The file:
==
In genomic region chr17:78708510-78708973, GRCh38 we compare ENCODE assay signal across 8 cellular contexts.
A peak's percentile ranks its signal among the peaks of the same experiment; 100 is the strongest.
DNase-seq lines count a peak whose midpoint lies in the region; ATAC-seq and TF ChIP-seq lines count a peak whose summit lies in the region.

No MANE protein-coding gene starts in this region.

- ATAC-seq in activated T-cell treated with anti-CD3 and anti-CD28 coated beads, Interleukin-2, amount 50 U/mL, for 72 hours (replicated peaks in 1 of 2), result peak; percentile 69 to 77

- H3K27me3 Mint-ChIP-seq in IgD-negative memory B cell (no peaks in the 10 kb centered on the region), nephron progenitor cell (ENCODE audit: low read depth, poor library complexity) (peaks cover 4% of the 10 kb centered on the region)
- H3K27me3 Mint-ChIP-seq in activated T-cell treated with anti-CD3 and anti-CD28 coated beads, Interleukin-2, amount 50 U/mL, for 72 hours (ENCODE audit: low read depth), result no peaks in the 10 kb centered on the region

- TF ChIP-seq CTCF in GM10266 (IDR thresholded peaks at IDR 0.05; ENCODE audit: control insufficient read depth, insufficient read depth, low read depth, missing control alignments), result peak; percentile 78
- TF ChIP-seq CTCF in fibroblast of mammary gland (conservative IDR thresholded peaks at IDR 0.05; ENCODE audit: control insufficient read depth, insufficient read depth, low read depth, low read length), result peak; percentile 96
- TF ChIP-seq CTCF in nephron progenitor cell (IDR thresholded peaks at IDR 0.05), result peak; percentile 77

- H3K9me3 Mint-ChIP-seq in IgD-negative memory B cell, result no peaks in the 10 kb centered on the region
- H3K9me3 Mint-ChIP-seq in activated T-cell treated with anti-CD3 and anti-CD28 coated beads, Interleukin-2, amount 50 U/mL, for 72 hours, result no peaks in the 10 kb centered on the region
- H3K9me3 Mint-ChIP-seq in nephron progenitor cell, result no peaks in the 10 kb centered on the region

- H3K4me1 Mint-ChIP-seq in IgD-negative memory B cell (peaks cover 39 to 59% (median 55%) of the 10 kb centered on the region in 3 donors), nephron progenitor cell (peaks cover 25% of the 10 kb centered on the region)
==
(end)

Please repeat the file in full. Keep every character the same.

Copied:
In genomic region chr17:78708510-78708973, GRCh38 we compare ENCODE assay signal across 8 cellular contexts.
A peak's percentile ranks its signal among the peaks of the same experiment; 100 is the strongest.
DNase-seq lines count a peak whose midpoint lies in the region; ATAC-seq and TF ChIP-seq lines count a peak whose summit lies in the region.

No MANE protein-coding gene starts in this region.

- ATAC-seq in activated T-cell treated with anti-CD3 and anti-CD28 coated beads, Interleukin-2, amount 50 U/mL, for 72 hours (replicated peaks in 1 of 2), result peak; percentile 69 to 77

- H3K27me3 Mint-ChIP-seq in IgD-negative memory B cell (no peaks in the 10 kb centered on the region), nephron progenitor cell (ENCODE audit: low read depth, poor library complexity) (peaks cover 4% of the 10 kb centered on the region)
- H3K27me3 Mint-ChIP-seq in activated T-cell treated with anti-CD3 and anti-CD28 coated beads, Interleukin-2, amount 50 U/mL, for 72 hours (ENCODE audit: low read depth), result no peaks in the 10 kb centered on the region

- TF ChIP-seq CTCF in GM10266 (IDR thresholded peaks at IDR 0.05; ENCODE audit: control insufficient read depth, insufficient read depth, low read depth, missing control alignments), result peak; percentile 78
- TF ChIP-seq CTCF in fibroblast of mammary gland (conservative IDR thresholded peaks at IDR 0.05; ENCODE audit: control insufficient read depth, insufficient read depth, low read depth, low read length), result peak; percentile 96
- TF ChIP-seq CTCF in nephron progenitor cell (IDR thresholded peaks at IDR 0.05), result peak; percentile 77

- H3K9me3 Mint-ChIP-seq in IgD-negative memory B cell, result no peaks in the 10 kb centered on the region
- H3K9me3 Mint-ChIP-seq in activated T-cell treated with anti-CD3 and anti-CD28 coated beads, Interleukin-2, amount 50 U/mL, for 72 hours, result no peaks in the 10 kb centered on the region
- H3K9me3 Mint-ChIP-seq in nephron progenitor cell, result no peaks in the 10 kb centered on the region

- H3K4me1 Mint-ChIP-seq in IgD-negative memory B cell (peaks cover 39 to 59% (median 55%) of the 10 kb centered on the region in 3 donors), nephron progenitor cell (peaks cover 25% of the 10 kb centered on the region)